The crux of the argument that past recruitment policies have negatively contributed to the Forces’ staffing levels is that ‘Civvie U’ Officers are much less invested in the Forces by virtue of the fact that they are not engrossed in a military lifestyle during their educational years and therefore are less invested into the military as a long-term career choice. While this is certainly not a hard and fast rule, the fact that the Forces are experiencing a dearth of renewed contracts after the initial mandatory service period almost certainly reflects the lack of commitment that forms the basis of the ‘Civvie U’ argument.

It is a long known fact that the internalization of values and culture in the Canadian Forces is a main factor contributing to retention of officers past the end of their initial contract obligations. This supports the contention that training large numbers of officers at civilian institutions may constitute part of the problem.

Nonetheless, civilian institutions of learning should not be discounted entirely in the preparation of future officers for a life of military service; for many years the Canadian Forces has enjoyed partnership with civilian universities through various other programs in the training of specialized occupations that RMC is not equipped to offer such as Doctors, Dentists and even Pilots.

When it comes to the education and training of the next generation of Canada’s fighting men and women the alternative to bridging the recruitment gap with a civilian ROTP option is troubling. Military purists would suggest that all officer candidates in ROTP should have to attend the Royal Military College in Kingston.  Given the other existing issues derailing the recruiting process, this is not a realistic solution as it would serve as another barrier to entry to a military career, potentially pushing away a number of candidates.

The Canadian Forces Recruiting Group is faced with a difficult choice to temper the need for diehard officers with need for fresh recruits.  Difficult as it may be to discern the answers to Canada’s Military recruitment struggles, nonetheless these troubles must be solved quickly. A formidable military presence both abroad and at home is the key to ensuring Canada remains secure in its position as a contributing member of NATO, the most powerful alliance in history, as well as maintaining a position of strength when it comes to future negotiations over the sovereignty of Canada’s Arctic.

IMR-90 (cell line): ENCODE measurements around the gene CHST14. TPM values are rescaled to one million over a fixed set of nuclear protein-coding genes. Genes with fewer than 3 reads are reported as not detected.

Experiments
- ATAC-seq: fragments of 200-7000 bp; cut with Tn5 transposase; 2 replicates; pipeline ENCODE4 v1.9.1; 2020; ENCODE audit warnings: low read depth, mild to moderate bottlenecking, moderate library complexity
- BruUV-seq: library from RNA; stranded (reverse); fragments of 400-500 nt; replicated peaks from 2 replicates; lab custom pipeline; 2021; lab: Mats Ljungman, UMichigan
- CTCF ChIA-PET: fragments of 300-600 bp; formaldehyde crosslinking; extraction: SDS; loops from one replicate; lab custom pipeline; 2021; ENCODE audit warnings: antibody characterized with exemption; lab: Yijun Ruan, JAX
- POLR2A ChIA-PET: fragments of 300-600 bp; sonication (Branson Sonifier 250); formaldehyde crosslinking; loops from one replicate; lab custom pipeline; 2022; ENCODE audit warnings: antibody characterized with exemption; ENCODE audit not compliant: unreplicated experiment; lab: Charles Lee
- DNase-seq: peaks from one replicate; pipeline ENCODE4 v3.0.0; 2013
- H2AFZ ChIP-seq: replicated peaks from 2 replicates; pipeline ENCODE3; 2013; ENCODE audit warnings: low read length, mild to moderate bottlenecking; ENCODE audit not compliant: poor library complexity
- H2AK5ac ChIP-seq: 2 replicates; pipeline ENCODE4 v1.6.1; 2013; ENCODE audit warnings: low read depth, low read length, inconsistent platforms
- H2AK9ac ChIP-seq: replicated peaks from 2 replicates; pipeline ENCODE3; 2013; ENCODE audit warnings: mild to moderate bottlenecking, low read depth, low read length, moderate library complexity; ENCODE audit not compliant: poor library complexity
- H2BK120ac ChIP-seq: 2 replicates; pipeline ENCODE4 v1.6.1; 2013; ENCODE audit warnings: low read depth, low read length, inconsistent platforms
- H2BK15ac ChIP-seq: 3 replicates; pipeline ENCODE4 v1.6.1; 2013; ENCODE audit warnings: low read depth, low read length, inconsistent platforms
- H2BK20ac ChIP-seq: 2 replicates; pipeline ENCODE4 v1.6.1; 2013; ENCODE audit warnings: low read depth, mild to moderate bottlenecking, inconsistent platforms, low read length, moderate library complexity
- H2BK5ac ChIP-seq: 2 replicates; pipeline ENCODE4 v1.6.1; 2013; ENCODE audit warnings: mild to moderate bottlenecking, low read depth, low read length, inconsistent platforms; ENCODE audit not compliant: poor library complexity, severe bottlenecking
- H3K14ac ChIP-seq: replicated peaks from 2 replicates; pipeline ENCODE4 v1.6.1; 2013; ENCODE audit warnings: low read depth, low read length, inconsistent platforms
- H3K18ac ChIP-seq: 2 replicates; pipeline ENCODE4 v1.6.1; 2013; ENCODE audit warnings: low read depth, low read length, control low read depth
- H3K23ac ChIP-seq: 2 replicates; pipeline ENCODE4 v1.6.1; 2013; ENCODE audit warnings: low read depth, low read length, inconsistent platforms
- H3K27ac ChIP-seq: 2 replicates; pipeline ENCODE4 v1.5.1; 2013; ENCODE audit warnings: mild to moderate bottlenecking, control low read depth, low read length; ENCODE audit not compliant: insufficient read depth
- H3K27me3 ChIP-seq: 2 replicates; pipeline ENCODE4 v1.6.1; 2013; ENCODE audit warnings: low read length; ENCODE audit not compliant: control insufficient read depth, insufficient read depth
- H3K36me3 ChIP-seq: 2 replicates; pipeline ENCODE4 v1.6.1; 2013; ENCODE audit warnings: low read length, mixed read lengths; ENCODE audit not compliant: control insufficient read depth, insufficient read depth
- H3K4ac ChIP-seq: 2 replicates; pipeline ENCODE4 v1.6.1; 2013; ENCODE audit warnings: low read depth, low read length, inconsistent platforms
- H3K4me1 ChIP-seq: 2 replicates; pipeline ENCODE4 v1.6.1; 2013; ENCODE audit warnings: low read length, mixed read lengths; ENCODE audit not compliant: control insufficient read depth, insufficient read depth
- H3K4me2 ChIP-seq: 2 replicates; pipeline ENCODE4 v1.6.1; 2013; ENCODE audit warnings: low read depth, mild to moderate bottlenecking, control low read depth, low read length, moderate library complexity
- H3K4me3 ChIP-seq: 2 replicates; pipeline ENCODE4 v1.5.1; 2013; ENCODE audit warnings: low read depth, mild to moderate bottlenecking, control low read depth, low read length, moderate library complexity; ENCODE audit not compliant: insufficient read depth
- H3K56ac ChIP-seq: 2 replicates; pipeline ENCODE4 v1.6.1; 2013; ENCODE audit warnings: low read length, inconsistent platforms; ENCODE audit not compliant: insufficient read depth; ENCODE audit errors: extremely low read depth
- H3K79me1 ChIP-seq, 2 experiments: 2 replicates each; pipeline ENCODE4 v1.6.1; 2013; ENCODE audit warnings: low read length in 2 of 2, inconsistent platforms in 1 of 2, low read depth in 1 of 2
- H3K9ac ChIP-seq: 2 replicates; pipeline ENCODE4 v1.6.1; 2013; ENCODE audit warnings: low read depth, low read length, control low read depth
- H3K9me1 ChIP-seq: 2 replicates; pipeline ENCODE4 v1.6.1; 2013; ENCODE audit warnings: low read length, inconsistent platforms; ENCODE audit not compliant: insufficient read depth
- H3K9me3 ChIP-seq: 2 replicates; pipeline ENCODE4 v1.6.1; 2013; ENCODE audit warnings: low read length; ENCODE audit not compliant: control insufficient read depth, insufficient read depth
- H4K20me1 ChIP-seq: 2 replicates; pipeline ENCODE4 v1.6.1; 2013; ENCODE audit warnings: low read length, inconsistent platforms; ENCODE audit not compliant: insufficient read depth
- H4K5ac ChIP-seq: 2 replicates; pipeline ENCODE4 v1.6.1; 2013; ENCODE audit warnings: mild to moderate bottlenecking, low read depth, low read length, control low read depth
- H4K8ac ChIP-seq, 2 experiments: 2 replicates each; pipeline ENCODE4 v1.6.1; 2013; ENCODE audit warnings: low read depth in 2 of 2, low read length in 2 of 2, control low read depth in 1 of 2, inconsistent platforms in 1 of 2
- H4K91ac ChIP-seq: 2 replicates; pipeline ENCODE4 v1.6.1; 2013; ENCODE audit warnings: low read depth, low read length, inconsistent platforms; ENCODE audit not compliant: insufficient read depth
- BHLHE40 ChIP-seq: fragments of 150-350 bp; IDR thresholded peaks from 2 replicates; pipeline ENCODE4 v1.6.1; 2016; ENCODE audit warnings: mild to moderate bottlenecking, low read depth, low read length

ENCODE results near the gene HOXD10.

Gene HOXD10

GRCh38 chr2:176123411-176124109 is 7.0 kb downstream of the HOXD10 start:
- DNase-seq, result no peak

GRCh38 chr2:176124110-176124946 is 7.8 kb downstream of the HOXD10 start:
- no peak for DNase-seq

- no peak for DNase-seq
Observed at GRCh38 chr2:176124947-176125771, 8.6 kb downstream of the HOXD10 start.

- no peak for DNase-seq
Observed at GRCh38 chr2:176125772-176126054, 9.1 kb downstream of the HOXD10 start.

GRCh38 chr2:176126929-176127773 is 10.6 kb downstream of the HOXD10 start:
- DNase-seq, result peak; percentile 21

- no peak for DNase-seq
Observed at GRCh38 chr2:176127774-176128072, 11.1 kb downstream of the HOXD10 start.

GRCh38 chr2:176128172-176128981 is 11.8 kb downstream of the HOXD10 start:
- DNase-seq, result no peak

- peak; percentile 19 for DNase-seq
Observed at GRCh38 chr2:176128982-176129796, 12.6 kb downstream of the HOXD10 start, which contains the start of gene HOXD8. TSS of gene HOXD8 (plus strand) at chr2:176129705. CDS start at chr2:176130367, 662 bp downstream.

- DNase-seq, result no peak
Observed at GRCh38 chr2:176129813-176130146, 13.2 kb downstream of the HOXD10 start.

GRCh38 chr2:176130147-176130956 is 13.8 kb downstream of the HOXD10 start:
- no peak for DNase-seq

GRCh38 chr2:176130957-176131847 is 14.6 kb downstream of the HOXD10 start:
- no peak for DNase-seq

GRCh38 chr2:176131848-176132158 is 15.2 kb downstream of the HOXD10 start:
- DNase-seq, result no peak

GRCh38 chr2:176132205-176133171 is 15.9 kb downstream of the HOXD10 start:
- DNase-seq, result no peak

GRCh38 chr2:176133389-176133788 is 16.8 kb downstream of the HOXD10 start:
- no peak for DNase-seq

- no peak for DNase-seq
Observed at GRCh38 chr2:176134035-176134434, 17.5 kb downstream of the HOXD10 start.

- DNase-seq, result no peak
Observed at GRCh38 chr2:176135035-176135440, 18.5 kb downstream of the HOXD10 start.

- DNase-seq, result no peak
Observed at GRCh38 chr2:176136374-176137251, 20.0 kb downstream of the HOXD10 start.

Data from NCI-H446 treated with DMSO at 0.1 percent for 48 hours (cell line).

About the Author

Craig Moorhead is a 4th year undergraduate student at the University of Western Ontario completing a Double Major in Political Science and Criminology. A Toronto-native, Craig has worked for a number of years with the Toronto Police Marine Unit as an emergency responder performing Beach and Boat Rescue. His research interests include International Security, Terrorism and Counterterrorism, as well as Defence Policy and Foreign Policy. Craig plans to study Government and Security Studies at the graduate level and later enter a career in the federal public service or in law enforcement.



Any views or opinions expressed in this article are solely those of the authors and the news agencies and do not necessarily represent those of the NATO Council of Canada. This article is published for information purposes only.

Posted in a. Opinion | 1 Comment »

An Interesting Document: Article from the 1953 RMC Review

Posted by rmcclub on July 27th, 2014

Posted in j. Flashback | Rétrospective | No Comments »